SIMCOM Modem GPS Setup

SIMCOM mPCIe modems combine HSDPA/3G/LTE wireless connectivity along with GPS functions (with support for active GPS antenna)

These modems are very cost-effective for medium to high volume usage and provide excellent results in both upload/download speeds and GPS response for tracking applications.

For this example we'll be using a SIM5360E modem, but the same process will be similar on all SIMCOM modems. Start by installing the udev rule (20-modem-5360e.rules) in /etc/udev/rules.d from the modem rule pack

This sets up shortcut references to allow us to consistently identify which of the ttyUSBx ports do which functions

root@raspberrypi:~# ls /dev/modem* -l
lrwxrwxrwx 1 root root 7 Jan  1  1970 /dev/modemAT -> ttyUSB3
lrwxrwxrwx 1 root root 7 Jan  1  1970 /dev/modemGPS -> ttyUSB2
lrwxrwxrwx 1 root root 7 Jan  1  1970 /dev/modemPPP -> ttyUSB4
lrwxrwxrwx 1 root root 7 Jan  1  1970 /dev/modemS0 -> ttyUSB0
lrwxrwxrwx 1 root root 7 Jan  1  1970 /dev/modemS1 -> ttyUSB2
lrwxrwxrwx 1 root root 7 Jan  1  1970 /dev/modemS2 -> ttyUSB3
lrwxrwxrwx 1 root root 7 Jan  1  1970 /dev/modemS3 -> ttyUSB4

As the SIMCOM 5360E device uses a Active GPS antenna we can use most of the gps aerials on the market or combo antennas.

After connecting up a combo antenna let's do a quick check to make sure the modem is configured correctly:

root@raspberrypi:~# modemstat
SIM status                         : SIM unlocked and ready
Signal Quality                     : 10/32    (Bit error rate cannot be determined)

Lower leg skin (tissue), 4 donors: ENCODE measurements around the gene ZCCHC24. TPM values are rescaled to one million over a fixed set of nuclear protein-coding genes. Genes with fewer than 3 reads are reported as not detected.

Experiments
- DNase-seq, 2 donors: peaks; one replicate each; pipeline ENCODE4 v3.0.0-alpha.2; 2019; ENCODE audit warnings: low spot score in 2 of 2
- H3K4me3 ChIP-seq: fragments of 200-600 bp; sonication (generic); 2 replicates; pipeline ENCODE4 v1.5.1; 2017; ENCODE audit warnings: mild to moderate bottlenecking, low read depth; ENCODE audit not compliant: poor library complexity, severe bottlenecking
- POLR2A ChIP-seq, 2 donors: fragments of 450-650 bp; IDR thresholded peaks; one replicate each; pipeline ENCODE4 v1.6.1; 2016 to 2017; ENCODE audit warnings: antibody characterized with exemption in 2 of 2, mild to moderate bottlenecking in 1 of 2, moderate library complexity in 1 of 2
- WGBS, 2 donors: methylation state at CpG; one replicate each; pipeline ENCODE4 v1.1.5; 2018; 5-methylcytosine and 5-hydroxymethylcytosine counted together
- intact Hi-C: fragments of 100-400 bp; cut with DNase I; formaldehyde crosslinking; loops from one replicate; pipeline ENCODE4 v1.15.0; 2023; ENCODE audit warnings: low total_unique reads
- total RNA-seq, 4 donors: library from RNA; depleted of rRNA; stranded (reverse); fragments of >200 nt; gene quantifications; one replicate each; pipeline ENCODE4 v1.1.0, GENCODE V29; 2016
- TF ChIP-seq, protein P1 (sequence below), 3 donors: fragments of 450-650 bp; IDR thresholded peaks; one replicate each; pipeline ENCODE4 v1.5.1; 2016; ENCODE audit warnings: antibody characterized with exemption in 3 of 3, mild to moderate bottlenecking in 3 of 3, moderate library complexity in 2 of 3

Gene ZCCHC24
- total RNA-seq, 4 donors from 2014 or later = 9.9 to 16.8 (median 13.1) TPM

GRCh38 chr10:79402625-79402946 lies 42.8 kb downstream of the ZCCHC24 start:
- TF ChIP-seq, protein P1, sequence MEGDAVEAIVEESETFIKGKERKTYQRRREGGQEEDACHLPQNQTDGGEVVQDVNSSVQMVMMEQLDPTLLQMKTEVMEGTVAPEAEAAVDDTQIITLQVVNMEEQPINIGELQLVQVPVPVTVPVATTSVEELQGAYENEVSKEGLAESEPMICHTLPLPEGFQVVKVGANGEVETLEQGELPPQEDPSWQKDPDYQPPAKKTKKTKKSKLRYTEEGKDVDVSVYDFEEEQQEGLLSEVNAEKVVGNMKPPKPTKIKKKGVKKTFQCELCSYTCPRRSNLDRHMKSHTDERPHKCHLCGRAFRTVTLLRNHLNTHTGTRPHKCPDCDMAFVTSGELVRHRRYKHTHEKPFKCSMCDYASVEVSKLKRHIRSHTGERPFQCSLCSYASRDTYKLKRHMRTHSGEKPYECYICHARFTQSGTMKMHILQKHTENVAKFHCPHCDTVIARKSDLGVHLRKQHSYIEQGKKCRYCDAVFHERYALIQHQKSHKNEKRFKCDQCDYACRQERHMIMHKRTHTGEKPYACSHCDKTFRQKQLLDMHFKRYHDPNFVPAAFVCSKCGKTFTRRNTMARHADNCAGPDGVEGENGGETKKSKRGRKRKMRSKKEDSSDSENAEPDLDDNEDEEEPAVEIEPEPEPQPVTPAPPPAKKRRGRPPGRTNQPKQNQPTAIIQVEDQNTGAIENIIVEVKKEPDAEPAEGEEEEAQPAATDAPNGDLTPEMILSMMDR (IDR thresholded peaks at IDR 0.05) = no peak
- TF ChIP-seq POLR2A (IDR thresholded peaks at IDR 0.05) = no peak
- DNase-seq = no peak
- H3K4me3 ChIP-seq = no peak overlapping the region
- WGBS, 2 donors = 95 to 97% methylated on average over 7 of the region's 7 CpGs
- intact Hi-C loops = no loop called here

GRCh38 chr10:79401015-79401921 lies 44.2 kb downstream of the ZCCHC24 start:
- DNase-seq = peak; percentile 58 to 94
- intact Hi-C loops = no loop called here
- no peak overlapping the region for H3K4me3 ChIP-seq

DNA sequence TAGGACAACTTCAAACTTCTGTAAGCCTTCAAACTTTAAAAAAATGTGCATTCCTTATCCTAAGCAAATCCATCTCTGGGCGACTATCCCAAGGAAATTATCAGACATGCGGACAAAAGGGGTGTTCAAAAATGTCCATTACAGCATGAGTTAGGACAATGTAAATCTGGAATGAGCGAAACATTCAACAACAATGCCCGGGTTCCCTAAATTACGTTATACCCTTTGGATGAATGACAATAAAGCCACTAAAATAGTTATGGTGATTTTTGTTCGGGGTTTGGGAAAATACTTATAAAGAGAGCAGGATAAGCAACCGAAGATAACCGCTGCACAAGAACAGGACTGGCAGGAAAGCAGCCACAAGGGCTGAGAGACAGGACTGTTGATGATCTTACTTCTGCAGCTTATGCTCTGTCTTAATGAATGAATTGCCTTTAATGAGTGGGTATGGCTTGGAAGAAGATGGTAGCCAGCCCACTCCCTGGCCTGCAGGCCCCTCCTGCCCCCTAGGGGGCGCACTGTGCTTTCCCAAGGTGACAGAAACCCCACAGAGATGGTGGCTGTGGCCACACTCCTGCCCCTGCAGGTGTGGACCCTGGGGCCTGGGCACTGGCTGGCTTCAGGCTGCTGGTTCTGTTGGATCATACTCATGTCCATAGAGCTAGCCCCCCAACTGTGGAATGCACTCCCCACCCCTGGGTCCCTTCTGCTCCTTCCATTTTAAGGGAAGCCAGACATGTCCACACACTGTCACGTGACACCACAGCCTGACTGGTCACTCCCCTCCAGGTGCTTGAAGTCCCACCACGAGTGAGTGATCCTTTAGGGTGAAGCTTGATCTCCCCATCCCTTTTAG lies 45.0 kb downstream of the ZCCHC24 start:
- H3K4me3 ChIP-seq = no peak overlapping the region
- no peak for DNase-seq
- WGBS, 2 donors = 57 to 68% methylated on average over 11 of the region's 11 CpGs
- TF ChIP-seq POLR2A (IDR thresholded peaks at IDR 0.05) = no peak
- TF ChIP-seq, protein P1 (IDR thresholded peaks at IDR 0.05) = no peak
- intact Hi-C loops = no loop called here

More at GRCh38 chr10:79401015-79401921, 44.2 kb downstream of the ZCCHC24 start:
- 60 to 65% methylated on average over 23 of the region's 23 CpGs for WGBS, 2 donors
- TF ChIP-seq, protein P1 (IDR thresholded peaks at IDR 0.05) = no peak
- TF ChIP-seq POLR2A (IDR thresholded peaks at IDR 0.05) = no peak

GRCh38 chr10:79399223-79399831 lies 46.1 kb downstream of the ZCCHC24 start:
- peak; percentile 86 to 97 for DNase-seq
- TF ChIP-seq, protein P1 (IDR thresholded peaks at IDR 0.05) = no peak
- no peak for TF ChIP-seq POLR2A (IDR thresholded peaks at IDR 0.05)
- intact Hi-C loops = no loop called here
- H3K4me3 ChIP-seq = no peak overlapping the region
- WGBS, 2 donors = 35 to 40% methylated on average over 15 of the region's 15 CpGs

Network Registration               : Automatic network selection
Network ID                         : "vodafone UK"
Registration state                 : Registered to home network
GPRS/EDGE/UMTS/HSDPA Availability  : UMTS,HSDPA,HSUPA


GPRS/EDGE/UMTS/HSDPA Mode Status   : HSPA




Manufacturer: SIMCOM INCORPORATED
Model: SIMCOM_SIM5360E
Revision: SIM5360E_V3.5
IMEI: 863789022380855
+GCAP: +CGSM,+DS,+ES

There are a few commands we need to understand to correctly configure the GPS setup on the modem

 

AT+CGPSCOLD Starts GPS service + NMEA Feed on /dev/modemGPS
AT+CGPS=0 Stops GPS Service + NMEA Feed on /dev/modemGPS
AT+CGPSNMEA=xxx Configure which NMEA output sentences are generated
AT+CGPSINFO Run on AT command port to give a one-shot reading

To do the tests below we'll need to setup two terminal windows to monitor /dev/modemAT and /dev/modemGPS so we'll use a LAN connection to allow us to run two minicom sessions.

To do this run the below commands, one per windows

minicom -D /dev/modemAT
minicom -D /dev/modemGPS

This will allow us to keep track of the NMEA output whilst we run the GPS AT configuration commands

Starting with the default configuration, activate the GPS service on the AT window

MyPi Industrial Raspberry Pi SIMCOM 5360 Modem GPS Configuration Step 1

AT+GPSCOLD starts the NMEA Feed, AT+CGPSINFO does a one-shot read, this will just show a row of commas if the GPS aerial has not been attached or no fix has been obtained yet.